Classes are a
How to Declare Classes
class ClassName ( base_class[es]): "optional documentation string" static_member_declarations method_declarations
Classes are declared using the class keyword. A base or parent class is optional; if you do not have one, just use object as the base class. This header line is followed by an optional documentation string, static member declarations, and any method declarations.
class FooClass(object): """my very first class: FooClass""" version = 0.1 # class (data) attribute def __init__(self, nm='John Doe'): """constructor""" self.name = nm # class instance (data) attribute print 'Created a class instance for', nm def showname(self): """display instance attribute and class name""" print 'Your name is', self.name print 'My name is', self.__class__.__name__ def showver(self): """display class(static) attribute""" print self.version # references FooClass.version def addMe2Me(self, x): # does not use 'self' """apply + operation to argument""" return x + x
In the above class, we declared one static data type variable
shared among all instances and four
method is a function provided by default that is called when a class instance is created, similar to a constructor and called after the object has been
Its purpose is to perform any other type of "start up" necessary for the instance to take on a life of its own. By creating our own __init__() method, we override the default method (which does not do anything) so that we can do customization and other "extra things" when our instance is created. In our case, we initialize a class instance attribute or member called name . This variable is associated only with class instances and is not part of the actual class itself. __ init __ () also features a default argument, introduced in the previous section. You will no doubt also notice the one argument which is part of every method, self .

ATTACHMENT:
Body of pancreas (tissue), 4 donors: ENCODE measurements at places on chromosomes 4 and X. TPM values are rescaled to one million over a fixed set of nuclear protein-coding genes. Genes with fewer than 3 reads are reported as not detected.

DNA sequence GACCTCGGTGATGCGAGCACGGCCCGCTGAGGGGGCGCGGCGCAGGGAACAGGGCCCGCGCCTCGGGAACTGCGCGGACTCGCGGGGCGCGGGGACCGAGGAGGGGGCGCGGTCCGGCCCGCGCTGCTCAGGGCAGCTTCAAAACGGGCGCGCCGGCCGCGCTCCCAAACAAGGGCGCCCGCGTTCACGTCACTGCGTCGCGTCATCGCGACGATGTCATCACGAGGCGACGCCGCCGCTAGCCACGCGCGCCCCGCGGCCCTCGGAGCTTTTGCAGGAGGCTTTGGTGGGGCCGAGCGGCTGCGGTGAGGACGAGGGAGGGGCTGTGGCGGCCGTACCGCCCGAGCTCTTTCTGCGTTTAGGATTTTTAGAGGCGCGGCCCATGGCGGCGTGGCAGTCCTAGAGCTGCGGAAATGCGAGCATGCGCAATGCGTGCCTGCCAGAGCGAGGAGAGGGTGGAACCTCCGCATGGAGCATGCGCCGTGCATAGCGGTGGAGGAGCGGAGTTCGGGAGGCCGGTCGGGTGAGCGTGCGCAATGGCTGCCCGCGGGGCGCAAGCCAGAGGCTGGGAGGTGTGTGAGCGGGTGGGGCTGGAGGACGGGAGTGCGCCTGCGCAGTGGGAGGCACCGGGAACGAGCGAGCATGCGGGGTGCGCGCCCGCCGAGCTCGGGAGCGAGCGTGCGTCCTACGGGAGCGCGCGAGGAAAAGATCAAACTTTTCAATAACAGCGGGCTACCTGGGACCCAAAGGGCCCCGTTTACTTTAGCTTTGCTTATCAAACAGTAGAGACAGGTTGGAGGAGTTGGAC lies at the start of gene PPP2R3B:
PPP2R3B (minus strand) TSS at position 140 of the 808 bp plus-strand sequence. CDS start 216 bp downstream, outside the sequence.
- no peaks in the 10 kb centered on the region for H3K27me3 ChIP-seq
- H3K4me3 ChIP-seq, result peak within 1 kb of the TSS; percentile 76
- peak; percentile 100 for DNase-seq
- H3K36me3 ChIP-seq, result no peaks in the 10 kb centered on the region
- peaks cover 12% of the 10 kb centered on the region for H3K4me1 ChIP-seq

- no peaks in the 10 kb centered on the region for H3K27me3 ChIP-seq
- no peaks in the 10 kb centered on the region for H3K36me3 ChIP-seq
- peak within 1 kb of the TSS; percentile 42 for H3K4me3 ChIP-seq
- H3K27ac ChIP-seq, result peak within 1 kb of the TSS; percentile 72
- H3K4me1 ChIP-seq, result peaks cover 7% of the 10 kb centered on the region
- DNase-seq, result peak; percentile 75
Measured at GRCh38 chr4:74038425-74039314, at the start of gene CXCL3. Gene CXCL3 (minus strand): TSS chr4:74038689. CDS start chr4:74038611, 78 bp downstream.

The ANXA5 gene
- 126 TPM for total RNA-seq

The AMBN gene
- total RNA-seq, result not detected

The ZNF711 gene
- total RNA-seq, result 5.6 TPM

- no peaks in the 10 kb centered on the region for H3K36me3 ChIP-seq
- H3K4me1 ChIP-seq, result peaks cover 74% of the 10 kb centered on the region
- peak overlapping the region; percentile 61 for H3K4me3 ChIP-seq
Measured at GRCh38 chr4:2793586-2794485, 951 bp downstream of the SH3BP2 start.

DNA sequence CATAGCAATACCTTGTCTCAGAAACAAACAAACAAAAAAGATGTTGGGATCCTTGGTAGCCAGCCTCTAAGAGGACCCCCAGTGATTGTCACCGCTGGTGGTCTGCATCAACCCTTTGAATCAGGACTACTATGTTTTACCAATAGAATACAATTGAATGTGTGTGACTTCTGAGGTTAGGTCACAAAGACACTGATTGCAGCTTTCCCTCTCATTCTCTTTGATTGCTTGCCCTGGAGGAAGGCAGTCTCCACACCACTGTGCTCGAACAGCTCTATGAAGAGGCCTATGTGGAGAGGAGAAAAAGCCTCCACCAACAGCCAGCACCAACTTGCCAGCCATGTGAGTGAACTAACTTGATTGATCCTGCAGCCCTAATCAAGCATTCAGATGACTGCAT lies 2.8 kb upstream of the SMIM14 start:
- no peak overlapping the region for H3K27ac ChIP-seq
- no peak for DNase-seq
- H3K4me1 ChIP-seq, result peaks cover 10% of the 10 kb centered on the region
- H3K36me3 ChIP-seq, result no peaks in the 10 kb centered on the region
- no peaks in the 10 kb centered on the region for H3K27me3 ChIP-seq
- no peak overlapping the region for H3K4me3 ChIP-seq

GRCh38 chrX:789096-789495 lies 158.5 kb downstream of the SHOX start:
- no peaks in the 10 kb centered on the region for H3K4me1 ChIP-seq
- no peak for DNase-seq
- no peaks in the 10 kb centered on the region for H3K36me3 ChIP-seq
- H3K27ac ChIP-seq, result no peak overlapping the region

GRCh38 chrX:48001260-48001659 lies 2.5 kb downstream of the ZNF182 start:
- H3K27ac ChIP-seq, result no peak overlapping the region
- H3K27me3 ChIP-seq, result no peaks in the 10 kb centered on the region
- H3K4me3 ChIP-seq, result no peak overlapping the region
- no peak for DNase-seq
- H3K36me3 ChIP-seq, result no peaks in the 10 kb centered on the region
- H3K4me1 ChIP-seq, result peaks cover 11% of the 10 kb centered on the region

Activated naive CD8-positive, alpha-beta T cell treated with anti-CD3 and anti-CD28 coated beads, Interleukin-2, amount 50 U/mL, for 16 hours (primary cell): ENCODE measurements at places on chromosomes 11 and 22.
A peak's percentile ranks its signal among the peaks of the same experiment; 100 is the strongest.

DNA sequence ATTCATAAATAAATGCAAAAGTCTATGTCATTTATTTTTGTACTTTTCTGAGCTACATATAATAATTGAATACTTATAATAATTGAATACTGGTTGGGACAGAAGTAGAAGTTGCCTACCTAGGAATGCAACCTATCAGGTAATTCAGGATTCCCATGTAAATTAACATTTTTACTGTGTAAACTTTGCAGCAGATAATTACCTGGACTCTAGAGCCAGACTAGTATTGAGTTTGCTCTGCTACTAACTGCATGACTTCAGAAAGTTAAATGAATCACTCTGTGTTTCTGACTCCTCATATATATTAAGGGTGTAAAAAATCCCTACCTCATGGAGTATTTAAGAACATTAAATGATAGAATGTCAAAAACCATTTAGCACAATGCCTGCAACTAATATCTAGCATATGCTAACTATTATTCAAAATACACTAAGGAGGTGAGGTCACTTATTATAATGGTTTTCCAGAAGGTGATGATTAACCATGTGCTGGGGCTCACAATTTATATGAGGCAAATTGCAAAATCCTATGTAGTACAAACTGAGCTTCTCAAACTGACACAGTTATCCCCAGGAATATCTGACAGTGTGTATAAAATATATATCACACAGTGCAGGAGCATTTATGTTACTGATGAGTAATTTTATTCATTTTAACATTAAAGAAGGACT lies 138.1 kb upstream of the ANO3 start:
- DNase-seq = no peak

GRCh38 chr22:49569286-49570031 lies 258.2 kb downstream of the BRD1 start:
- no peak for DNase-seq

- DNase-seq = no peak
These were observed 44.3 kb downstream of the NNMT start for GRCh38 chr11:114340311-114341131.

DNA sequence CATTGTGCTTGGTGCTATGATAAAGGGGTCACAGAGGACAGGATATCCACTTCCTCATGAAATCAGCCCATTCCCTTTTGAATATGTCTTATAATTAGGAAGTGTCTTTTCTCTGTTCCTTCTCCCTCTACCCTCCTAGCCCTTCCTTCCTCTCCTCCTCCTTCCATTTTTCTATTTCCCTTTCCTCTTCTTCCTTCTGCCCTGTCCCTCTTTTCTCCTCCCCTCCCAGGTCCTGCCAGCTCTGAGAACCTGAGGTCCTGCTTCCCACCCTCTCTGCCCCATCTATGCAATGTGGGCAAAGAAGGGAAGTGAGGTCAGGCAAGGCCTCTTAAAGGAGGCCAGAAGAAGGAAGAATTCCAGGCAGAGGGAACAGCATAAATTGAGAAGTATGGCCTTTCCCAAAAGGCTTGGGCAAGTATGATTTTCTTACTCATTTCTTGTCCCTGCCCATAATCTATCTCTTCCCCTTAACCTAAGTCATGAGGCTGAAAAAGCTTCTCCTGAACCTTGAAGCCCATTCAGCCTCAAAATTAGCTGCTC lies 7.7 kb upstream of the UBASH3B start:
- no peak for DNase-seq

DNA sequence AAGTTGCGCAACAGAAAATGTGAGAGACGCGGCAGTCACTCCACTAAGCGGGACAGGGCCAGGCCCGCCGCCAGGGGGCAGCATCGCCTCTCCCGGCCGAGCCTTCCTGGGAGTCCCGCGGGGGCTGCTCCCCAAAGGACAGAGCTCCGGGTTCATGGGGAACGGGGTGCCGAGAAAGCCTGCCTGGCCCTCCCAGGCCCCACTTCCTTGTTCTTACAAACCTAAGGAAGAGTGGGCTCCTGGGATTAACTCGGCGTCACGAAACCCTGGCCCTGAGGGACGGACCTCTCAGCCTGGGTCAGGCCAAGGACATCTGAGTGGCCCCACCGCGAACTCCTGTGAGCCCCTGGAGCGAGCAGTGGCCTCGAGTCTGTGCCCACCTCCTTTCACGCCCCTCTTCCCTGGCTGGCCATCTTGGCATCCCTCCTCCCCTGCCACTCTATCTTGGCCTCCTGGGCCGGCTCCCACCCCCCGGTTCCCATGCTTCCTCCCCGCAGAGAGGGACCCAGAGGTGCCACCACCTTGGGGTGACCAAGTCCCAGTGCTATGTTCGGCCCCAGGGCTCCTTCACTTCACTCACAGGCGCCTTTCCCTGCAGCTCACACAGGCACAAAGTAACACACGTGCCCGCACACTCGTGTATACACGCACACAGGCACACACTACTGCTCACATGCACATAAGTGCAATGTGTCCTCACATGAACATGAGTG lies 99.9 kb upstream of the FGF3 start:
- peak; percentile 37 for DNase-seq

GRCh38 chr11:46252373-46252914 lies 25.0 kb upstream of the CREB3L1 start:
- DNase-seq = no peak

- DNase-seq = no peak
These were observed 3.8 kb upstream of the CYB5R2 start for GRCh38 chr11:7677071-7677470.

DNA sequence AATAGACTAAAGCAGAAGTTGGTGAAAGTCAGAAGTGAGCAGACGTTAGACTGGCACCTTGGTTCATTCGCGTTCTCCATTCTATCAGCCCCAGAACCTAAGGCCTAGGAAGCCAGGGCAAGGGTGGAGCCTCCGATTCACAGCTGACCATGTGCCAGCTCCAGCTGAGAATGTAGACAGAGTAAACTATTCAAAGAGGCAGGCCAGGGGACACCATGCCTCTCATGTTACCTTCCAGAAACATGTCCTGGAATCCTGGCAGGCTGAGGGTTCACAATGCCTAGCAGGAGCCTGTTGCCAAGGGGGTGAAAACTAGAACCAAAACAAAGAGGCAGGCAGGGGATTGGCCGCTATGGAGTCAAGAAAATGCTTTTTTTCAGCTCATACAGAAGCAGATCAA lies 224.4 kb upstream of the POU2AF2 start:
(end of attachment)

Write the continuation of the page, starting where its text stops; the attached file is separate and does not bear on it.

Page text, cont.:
What is self ? It is basically an instance's handle to itself, the instance on which a method was called. Other OO languages often use an identifier called this .
How to Create Class Instances
>>> foo1 = FooClass() Created a class instance for John Doe
The string that is displayed is a result of a call to the __init__() method which we did not explicitly have to make. When an instance is created, __init__() is automatically called, whether we provided our own or the interpreter used the default one.
Creating instances looks just like calling a function and has the exact same syntax. They are both known as "callables." Class instantiation uses the same functional operator as invoking a function or method.
Now that we have successfully created our first class instance, we can make some method calls, too:
>>> foo1.showname() Your name is John Doe My name is __main__.FooClass >>> >>> foo1.showver() 0.1 >>> print foo1.addMe2Me(5) 10 >>> print foo1.addMe2Me('xyz') xyzxyz
The result of each function call is as we expected. One interesting piece of data is the class name. In the
method, we displayed the
variable which, for an instance, represents the name of the class from which it has been instantiated. (
refers to the actual class.) In our example, we did not pass in a name to create our instance, so the
default argument was used. In our
>>> foo2 = FooClass('Jane Smith') Created a class instance for Jane Smith >>> foo2.showname() Your name is Jane Smith My name is FooClass
There is plenty more on Python classes and instances in Chapter 13.